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Final Report Summary - DRYFOAM (Super-Stabilised Opaque Foam Coatings for Architectural Applications)

Executive Summary:
DRYFOAM – Super-stabilised opaque foam coatings for architectural applications

Titanium dioxide (TiO2) is an engineered pigment commonly used to create whiteness and opacity in architectural paints and coatings. The high refractive index of this pigment (ƞ ≈ 2.8) relative to the refractive index of a polymer matrix (ƞ ≈ 1.5) results in a high light scattering efficiency, which is desirable for high performance coatings products. The TiO2 content of architectural coatings is typically in the range of 5-15% by weight and accounts for about 20-40% of the total raw material cost. Recent shortages in the supply of TiO2 have led to challenges in pigment availability and increasing costs. Alongside these pressures, there has been a growing awareness that TiO2 is a significant contributor to the carbon footprint of coatings. These concerns have driven coatings developers to consider alternative strategies for product formulation.

DRYFOAM was a two year research project funded through the Seventh Framework Programme (FP7) of the European Commission. The primary objective of the research was to develop opaque paints that were completely free of titanium dioxide without sacrificing coating performance. This was to be accomplished using an innovative stabilized foam structure, leveraging developments in polymerization, surface modification, and formulation. The foam structure was stabilized to create air voids (refractive index ƞ = 1.0) in the dried paint film, thereby serving as the source of light scattering. The partners in this development project were:
• Lankem Ltd. (UK)
• Resiquímica - Resinas Químicas, S.A. (Portugal)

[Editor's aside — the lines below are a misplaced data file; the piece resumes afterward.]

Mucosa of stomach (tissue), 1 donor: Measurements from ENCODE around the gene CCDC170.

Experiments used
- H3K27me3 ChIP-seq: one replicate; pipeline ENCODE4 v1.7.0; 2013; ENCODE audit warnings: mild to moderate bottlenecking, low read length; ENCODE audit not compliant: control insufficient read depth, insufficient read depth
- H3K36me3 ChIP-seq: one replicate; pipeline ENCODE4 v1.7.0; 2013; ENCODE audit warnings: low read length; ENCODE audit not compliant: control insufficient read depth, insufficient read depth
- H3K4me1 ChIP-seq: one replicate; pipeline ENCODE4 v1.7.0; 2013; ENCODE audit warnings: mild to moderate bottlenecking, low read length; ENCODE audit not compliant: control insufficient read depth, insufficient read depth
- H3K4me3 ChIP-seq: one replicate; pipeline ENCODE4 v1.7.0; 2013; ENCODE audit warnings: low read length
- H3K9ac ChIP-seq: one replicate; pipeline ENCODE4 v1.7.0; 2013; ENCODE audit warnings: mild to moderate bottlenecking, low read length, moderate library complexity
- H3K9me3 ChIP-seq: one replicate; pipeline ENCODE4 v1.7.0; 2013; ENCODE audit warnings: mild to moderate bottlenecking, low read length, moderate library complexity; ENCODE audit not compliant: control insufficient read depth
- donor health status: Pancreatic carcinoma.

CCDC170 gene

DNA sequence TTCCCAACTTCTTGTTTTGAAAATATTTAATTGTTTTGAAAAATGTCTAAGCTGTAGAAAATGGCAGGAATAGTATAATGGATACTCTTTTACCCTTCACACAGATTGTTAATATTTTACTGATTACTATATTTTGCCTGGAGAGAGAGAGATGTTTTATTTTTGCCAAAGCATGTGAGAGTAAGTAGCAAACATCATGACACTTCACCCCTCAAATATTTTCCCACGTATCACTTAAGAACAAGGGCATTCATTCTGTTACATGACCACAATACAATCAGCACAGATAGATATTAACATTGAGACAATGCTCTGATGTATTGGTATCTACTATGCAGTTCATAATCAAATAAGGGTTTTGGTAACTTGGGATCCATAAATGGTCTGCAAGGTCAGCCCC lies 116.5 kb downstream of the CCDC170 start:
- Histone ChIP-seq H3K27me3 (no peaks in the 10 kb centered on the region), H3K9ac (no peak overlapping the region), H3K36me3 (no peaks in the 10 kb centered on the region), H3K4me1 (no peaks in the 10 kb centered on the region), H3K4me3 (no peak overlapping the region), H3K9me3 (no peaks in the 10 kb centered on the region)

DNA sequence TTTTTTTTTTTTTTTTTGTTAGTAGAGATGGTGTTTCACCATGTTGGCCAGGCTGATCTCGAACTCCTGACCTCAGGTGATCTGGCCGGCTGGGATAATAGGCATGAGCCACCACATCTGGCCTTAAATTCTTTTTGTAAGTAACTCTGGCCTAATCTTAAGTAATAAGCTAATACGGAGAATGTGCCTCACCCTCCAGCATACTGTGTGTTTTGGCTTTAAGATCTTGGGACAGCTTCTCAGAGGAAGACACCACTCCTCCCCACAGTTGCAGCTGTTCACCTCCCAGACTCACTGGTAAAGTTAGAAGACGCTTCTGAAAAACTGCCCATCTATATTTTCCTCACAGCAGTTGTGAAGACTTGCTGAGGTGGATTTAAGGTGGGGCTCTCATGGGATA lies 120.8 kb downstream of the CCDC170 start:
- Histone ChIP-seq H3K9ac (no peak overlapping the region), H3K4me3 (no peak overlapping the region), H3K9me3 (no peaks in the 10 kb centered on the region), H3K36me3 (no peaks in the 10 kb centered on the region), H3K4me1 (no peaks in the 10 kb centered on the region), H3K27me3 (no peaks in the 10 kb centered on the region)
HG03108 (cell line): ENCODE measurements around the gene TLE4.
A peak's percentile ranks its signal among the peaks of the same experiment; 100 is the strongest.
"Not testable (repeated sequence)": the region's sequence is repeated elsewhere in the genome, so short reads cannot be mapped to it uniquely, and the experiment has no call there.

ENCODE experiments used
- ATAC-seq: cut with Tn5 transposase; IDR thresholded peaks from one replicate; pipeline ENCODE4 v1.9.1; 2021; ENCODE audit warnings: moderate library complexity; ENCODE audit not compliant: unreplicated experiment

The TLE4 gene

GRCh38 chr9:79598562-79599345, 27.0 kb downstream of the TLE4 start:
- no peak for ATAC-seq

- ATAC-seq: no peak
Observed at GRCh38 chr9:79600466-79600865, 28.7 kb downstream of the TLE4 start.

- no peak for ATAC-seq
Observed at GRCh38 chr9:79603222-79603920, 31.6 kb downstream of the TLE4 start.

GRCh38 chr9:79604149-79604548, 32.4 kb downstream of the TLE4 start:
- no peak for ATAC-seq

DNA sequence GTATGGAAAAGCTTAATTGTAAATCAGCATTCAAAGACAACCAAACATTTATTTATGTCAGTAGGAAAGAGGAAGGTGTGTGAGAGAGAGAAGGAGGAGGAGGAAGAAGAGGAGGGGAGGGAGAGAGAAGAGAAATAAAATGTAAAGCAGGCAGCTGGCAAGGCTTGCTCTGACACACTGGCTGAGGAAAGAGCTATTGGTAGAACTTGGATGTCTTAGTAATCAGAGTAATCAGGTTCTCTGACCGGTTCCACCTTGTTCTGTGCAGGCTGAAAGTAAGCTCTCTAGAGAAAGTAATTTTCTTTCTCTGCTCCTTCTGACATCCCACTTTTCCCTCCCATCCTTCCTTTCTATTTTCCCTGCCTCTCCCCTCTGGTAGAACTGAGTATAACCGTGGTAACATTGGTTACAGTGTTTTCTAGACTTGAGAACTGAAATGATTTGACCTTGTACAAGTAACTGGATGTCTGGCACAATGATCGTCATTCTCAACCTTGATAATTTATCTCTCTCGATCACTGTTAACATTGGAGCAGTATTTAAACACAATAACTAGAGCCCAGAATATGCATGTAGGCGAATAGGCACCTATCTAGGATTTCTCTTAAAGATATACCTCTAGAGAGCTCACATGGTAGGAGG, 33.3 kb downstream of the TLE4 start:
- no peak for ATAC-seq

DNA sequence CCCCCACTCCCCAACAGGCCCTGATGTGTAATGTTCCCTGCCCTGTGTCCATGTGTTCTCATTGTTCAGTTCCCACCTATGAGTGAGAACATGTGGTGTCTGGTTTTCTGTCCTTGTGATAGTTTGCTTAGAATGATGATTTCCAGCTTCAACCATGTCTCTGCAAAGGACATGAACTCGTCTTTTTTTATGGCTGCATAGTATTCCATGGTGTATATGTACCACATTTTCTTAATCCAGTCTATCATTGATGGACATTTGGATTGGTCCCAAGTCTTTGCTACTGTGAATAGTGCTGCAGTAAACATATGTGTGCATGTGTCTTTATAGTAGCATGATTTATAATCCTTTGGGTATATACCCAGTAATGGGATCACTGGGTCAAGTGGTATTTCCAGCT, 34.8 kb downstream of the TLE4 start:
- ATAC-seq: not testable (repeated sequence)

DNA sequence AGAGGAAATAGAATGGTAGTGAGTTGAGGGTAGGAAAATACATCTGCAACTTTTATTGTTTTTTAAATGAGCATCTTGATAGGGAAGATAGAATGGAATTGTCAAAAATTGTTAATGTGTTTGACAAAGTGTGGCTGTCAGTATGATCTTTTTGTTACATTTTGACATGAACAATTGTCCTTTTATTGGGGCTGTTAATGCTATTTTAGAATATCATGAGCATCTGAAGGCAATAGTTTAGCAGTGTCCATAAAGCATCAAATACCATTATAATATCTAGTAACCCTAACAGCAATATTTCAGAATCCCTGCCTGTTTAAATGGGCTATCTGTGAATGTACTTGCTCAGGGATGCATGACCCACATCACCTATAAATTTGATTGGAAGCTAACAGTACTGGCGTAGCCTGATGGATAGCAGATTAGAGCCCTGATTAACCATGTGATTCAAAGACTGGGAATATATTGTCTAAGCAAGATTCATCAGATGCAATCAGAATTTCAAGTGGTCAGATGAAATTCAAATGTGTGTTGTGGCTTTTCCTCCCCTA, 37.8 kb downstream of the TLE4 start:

• Danske Malermestre (Denmark)
• Le Comptoir de Minéraux et Matières Premières (France)
• Ronseal Ltd. (UK)
• SP Sveriges Tekniska Forskningsinstitut (Sweden)
• PRA Trading Ltd. (UK)

Initial work focused on preparing polymer latices and surface modified inorganic particles that were evaluated for the stabilization of aqueous foam structures. Styrene acrylate, vinyl acetate, and core/shell latices were prepared by emulsion polymerization having varying monomer compositions, surfactant stabilization systems, particle sizes, morphologies, and surface polarities. Submicron inorganic particles (e.g. silica, clay, mica) were also prepared having differing hydrophilic-lipophilic balance (HLB) surface modification, particle sizes, and either film-forming or non-film forming character. The latex particles and inorganic particles were screened as prepared and/or in surfactant solutions for their ability to stabilize foam. Strongly adsorbing particles at the air bubble / water interface were expected to create a steric barrier to inhibit foam collapse.

Paint formulations free of titanium dioxide were prepared. Several methods to introduce air into the waterbased paints were evaluated, including chemical blowing and gas expansion. Paints were dried and characterized for film appearance, opacity, and wet scrub resistance (durability). Although the ideal model of foam structure having a bubble size of 700 nm diameter was not achieved, promising systems were found that demonstrated excellent whiteness (> 75 units per ASTM E313) and scrub resistance. Two prototype formulations were optimized and successfully scaled up to 10 L to complete professional user application and performance validation trials. DRYFOAM paints were applied to pre-painted and non-primed plasterboard and were visually rated. The opacity of the coatings looked good and was comparable to a standard TiO2-based paint.